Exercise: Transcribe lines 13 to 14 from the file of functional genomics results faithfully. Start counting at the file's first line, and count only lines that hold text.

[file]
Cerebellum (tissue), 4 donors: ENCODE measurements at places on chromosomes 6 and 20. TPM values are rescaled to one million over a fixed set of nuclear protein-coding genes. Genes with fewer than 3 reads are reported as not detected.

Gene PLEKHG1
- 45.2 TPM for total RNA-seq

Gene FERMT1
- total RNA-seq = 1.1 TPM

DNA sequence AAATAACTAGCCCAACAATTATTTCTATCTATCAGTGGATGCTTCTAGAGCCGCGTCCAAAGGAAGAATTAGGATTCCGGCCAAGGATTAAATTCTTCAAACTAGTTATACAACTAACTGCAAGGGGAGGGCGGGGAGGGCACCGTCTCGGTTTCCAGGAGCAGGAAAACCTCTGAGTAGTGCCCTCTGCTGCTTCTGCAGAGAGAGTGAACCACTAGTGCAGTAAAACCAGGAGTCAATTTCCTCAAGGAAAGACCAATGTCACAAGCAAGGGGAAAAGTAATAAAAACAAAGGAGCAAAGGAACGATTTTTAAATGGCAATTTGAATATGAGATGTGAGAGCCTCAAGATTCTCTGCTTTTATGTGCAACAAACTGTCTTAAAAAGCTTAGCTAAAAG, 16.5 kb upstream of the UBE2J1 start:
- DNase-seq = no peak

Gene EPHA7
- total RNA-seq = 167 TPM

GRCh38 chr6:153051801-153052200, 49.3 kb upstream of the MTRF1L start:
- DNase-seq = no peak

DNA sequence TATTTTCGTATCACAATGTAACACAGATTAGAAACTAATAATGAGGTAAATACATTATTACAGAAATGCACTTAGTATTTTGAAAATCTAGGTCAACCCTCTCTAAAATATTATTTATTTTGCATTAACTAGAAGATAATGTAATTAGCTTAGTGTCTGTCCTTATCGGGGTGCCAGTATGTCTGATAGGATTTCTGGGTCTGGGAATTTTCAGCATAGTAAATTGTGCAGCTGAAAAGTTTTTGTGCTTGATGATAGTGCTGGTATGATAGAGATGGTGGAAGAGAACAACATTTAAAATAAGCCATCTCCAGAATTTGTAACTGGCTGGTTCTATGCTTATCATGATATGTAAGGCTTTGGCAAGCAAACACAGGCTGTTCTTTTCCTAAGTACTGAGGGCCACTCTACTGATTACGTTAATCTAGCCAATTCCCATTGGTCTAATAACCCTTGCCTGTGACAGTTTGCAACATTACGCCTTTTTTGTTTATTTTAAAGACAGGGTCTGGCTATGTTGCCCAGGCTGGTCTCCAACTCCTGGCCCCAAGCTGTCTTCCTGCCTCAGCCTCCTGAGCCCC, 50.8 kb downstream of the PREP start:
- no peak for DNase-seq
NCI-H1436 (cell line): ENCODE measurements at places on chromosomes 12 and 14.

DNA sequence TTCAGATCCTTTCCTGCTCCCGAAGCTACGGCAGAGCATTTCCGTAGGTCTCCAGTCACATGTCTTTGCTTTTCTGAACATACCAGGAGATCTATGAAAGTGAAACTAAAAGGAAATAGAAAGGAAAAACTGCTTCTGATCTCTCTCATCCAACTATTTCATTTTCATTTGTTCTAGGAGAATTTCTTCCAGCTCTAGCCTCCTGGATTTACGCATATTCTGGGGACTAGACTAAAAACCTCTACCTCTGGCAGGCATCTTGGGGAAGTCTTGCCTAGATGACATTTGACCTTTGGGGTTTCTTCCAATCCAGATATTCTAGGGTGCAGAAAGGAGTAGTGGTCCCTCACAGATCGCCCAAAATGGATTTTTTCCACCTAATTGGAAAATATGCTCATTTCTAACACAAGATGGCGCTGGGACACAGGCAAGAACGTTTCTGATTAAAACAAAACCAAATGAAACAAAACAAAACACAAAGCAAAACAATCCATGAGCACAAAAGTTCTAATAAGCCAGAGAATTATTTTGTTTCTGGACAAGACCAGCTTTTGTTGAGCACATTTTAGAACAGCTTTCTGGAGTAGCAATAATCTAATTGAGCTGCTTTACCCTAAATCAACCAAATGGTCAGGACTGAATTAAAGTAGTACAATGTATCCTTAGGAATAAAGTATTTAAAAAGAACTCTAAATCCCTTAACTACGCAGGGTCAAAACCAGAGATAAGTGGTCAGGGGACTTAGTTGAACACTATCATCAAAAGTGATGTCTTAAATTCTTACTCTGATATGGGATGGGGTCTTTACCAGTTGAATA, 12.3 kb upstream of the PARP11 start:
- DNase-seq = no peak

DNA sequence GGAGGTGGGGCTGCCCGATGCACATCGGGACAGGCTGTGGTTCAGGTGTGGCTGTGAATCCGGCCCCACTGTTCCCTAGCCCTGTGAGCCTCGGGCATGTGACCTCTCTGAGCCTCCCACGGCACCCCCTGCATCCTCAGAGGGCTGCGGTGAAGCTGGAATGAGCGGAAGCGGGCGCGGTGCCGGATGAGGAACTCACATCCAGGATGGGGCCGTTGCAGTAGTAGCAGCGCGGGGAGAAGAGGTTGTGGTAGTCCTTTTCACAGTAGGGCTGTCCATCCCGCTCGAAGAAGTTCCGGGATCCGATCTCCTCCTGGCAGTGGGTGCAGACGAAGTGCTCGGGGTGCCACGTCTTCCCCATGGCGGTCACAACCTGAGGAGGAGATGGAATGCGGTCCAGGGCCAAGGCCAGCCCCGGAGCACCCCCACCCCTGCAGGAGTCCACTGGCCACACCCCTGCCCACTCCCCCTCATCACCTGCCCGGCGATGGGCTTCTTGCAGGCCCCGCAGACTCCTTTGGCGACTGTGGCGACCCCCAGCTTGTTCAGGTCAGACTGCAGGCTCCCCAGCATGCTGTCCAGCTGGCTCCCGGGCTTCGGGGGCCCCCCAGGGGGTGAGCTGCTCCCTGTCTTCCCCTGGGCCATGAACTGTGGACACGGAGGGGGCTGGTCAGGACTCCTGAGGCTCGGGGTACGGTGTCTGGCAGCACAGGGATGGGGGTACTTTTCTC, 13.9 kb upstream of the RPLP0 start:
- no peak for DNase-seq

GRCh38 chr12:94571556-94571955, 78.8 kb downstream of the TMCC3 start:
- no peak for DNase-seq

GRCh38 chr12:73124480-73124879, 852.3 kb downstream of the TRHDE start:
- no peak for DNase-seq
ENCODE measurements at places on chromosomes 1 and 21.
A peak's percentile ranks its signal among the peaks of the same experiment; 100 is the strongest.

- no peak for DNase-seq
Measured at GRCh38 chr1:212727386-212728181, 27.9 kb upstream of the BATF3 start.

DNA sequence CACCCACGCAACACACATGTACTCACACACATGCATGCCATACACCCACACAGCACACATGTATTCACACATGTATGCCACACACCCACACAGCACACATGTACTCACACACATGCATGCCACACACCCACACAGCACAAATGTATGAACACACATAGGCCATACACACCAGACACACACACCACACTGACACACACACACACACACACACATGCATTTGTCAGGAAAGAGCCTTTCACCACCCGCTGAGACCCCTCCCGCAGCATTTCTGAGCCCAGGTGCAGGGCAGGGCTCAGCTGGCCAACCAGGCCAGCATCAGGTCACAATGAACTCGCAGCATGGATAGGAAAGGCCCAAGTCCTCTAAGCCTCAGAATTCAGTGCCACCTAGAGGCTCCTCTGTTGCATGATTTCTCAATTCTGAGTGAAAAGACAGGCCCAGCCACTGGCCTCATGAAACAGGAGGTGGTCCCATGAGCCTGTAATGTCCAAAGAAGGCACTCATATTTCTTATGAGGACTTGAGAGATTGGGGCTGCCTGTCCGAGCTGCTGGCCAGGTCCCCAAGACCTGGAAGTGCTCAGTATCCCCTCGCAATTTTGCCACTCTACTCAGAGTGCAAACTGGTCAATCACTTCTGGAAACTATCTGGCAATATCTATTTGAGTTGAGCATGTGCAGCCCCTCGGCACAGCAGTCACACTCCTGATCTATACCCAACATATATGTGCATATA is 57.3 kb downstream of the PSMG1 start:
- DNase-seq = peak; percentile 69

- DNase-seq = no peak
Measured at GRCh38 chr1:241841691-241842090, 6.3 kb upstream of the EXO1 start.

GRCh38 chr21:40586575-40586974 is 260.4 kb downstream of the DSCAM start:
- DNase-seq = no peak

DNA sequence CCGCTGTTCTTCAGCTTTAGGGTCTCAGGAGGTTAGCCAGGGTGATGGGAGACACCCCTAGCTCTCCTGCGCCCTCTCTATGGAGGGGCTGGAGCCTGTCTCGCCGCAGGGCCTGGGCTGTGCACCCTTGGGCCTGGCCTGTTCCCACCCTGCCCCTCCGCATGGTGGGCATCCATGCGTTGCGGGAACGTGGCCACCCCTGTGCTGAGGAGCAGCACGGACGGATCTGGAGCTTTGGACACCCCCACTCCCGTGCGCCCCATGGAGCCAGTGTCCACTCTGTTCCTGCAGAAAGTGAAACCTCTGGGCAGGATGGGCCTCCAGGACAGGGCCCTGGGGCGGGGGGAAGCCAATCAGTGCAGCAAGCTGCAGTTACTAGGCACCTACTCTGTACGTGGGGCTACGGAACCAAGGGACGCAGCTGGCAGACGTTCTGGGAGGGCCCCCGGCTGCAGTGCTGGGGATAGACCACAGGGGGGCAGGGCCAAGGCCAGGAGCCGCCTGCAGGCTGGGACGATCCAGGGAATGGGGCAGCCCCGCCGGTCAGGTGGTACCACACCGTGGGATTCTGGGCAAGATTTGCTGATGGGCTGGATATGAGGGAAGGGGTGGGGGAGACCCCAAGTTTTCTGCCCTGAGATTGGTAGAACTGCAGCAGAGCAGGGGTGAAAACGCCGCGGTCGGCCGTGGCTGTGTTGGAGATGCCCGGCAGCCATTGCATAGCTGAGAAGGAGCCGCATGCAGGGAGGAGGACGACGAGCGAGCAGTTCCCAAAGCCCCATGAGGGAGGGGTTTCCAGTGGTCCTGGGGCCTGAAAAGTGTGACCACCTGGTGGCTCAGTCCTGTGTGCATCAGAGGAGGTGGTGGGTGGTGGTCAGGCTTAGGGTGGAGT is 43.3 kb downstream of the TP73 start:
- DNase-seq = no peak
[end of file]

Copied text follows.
- no peak for DNase-seq
NCI-H1436 (cell line): ENCODE measurements at places on chromosomes 12 and 14.